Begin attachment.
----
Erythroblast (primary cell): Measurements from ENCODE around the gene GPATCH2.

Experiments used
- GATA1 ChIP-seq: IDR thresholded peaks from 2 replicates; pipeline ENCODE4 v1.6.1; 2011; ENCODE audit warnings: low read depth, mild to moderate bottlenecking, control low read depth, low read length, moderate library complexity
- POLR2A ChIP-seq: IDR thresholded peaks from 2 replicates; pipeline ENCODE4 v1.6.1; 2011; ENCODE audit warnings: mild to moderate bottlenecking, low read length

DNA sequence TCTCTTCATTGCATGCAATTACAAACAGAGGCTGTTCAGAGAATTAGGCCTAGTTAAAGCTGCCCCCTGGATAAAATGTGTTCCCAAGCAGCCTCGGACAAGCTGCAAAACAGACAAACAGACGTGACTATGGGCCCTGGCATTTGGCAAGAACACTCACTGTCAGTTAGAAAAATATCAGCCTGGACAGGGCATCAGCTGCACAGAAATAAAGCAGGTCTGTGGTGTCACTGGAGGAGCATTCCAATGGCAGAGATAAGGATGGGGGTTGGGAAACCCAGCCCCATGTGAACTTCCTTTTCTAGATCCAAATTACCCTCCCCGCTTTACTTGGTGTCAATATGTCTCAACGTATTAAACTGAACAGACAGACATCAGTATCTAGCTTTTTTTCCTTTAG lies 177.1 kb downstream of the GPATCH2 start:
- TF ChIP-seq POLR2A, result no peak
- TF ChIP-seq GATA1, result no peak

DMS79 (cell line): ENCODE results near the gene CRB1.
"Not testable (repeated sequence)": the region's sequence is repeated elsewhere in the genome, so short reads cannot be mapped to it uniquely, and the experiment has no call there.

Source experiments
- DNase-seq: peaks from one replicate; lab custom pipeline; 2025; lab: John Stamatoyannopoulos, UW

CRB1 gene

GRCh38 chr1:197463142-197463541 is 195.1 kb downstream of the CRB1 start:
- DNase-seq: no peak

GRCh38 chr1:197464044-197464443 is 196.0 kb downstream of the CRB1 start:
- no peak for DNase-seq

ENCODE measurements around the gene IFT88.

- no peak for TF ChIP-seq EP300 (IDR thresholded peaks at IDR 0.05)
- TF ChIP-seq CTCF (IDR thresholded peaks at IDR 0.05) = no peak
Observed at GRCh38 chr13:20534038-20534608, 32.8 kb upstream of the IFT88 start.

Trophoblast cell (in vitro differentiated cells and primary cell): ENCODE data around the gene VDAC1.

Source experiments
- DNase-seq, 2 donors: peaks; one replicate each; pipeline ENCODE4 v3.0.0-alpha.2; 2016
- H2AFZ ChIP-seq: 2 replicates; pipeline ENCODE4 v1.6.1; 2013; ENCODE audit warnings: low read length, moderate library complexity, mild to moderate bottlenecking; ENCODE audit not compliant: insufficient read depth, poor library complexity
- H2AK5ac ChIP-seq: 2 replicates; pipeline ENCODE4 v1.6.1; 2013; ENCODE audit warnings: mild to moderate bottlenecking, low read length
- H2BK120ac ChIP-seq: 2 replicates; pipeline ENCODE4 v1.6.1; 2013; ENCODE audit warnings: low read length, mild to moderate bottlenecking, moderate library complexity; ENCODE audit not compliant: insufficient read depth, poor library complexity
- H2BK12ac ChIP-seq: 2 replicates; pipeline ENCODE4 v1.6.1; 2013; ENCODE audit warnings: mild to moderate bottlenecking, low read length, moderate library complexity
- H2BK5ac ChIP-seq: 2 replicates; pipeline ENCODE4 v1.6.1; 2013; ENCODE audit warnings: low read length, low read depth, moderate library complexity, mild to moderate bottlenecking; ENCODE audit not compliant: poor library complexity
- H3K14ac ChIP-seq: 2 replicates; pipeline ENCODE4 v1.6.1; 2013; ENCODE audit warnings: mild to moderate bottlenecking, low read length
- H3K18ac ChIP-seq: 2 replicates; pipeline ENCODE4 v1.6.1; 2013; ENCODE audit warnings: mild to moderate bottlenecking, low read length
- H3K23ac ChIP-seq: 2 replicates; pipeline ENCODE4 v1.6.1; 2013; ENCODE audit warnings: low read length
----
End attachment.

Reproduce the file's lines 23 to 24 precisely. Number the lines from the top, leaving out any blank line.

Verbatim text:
- DNase-seq, 2 donors: peaks; one replicate each; pipeline ENCODE4 v3.0.0-alpha.2; 2016
- H2AFZ ChIP-seq: 2 replicates; pipeline ENCODE4 v1.6.1; 2013; ENCODE audit warnings: low read length, moderate library complexity, mild to moderate bottlenecking; ENCODE audit not compliant: insufficient read depth, poor library complexity